As you can see, I went beyond what my original plan had in store. I still feel like the end result is a great balance of improvements through modifications while keeping it fairly OEM looking.
This is Fox’s entry level suspension offering. At the time I purchased these, they weren’t very well known to the 4runner community. It seems that most 4runner owners either stick with the tried and true Bilstein 5100 shocks, or step up to more expensive adjustable offerings from Fox, King, Dobinson, and Icon.
These Fox 2.0s seemed great on paper which made me really wonder why nobody was running them on 4runners. I took a chance on them and I’m really glad I did. This has been the perfect suspension system for a daily driver on (somewhat) of a budget.
The ride is fantastic both on road and off and durability-wise they’re holding up really well to our Canadian winters. The only downside I’ve seen thus far is the inability to adjust them on the vehicle.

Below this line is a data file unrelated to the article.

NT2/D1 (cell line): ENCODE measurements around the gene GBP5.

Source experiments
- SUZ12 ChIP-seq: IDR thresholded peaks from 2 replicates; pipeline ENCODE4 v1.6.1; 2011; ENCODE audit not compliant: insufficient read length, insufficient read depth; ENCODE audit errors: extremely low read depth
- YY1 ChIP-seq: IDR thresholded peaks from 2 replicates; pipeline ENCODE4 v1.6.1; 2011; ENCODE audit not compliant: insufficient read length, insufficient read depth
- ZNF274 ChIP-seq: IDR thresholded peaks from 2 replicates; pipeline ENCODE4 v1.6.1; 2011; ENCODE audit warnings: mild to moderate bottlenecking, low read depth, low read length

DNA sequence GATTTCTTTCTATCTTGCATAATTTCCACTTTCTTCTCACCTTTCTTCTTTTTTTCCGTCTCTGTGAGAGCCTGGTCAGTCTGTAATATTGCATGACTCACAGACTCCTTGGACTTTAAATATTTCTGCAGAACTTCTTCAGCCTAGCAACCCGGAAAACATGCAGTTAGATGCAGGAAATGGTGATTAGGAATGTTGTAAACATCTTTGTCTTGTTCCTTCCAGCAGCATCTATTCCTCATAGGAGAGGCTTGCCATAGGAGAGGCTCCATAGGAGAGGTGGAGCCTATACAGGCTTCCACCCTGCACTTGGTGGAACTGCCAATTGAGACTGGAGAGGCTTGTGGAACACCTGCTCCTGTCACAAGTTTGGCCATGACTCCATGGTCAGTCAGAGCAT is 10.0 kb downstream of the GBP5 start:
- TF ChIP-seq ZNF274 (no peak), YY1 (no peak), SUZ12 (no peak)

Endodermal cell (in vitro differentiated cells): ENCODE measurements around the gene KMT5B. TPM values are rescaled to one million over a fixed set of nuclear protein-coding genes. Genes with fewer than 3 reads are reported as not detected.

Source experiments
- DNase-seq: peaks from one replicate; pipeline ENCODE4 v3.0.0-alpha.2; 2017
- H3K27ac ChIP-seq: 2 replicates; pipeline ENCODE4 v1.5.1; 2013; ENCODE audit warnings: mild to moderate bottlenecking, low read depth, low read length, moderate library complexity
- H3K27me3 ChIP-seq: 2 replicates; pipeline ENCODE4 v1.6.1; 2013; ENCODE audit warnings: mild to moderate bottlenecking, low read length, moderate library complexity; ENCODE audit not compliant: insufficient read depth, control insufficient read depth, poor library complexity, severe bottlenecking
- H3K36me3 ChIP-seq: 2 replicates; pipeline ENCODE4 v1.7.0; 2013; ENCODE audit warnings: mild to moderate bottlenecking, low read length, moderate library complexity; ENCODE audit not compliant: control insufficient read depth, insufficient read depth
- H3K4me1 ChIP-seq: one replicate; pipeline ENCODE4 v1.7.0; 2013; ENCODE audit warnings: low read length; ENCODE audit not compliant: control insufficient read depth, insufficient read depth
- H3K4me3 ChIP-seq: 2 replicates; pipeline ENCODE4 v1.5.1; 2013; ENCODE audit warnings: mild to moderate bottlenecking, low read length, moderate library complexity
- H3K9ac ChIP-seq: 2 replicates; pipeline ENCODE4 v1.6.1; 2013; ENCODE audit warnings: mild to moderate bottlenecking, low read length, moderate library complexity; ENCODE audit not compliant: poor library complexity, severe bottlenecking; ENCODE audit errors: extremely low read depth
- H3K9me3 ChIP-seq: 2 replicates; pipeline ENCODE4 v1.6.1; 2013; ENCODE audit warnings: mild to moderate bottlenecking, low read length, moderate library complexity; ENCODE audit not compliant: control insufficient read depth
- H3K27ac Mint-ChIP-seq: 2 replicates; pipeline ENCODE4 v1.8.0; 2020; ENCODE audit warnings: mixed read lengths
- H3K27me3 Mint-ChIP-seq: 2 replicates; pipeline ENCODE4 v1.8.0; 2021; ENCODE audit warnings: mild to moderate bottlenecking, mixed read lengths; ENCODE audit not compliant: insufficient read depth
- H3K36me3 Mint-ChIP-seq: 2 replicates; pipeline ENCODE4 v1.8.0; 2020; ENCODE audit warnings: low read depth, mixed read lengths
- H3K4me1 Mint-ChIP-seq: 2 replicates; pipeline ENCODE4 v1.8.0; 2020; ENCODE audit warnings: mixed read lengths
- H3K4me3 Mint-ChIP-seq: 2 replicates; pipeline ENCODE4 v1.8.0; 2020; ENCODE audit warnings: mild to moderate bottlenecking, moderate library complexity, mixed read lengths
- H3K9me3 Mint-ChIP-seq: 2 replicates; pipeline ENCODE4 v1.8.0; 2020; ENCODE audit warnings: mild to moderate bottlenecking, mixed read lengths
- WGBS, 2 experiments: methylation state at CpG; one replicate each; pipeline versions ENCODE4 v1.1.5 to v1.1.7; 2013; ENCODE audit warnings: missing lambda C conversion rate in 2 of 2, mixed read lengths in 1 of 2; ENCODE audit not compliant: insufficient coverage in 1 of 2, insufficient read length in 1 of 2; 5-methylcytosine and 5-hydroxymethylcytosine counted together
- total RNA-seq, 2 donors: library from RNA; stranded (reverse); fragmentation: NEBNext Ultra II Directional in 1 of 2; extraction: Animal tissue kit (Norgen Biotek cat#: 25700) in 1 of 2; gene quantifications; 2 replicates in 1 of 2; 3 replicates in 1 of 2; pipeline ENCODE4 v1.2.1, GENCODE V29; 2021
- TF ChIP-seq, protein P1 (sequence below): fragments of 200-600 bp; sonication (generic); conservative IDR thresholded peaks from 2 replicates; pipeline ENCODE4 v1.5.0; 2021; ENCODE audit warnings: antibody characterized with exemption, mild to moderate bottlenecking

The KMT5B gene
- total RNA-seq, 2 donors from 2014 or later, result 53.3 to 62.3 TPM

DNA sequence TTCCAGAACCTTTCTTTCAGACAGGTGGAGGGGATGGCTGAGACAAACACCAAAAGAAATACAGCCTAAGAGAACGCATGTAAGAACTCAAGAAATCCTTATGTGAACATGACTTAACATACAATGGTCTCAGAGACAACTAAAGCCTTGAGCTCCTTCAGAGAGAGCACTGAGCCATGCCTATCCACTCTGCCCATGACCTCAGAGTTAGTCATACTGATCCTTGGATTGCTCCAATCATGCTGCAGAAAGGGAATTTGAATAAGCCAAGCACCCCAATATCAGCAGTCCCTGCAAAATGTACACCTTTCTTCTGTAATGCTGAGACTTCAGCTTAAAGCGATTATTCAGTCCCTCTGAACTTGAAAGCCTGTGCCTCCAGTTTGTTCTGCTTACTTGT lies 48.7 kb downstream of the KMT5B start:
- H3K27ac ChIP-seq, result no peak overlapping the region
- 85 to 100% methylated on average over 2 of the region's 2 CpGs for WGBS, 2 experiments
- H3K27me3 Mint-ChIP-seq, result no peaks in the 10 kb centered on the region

This suspension upgrade is quite possibly my favorite modification I’ve made to my 4runner to this day. It’s been on my 4runner for 7 years and 50,000 kms without a rebuild. From towing a camper across Canada to go offroading in the mountains, to delivering a sleeping baby to Grandma and Grandpa’s, this Fox 2.0 setup feels like the perfect match.
The OME 895 springs are designed to give 2″ of lift and be able to handle heavy loads without sagging. This is their medium-stiffness spring that’s rated for vehicles carrying 200-400 extra pounds of payload regularly.
OME also offers the same spring at a slightly lower length (895e – 1.5″ lift) for anyone that prefers a more level ride height.
I was a bit concerned that they would be too stiff when unloaded, but they ride very smooth and match the Fox 2.0 up front very well. The extra stiffness is nice to have when towing or loading the hatch up with gear. With a 3,200lb single axle trailer (and no weight distributing hitch) the rear end only squatted about 3/4″. I share measurements in this video: